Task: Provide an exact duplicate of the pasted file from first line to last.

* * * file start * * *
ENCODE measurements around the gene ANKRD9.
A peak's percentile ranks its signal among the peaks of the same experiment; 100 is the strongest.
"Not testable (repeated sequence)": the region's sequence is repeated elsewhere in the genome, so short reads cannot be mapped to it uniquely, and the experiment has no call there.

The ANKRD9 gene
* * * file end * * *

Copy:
ENCODE measurements around the gene ANKRD9.
A peak's percentile ranks its signal among the peaks of the same experiment; 100 is the strongest.
"Not testable (repeated sequence)": the region's sequence is repeated elsewhere in the genome, so short reads cannot be mapped to it uniquely, and the experiment has no call there.

The ANKRD9 gene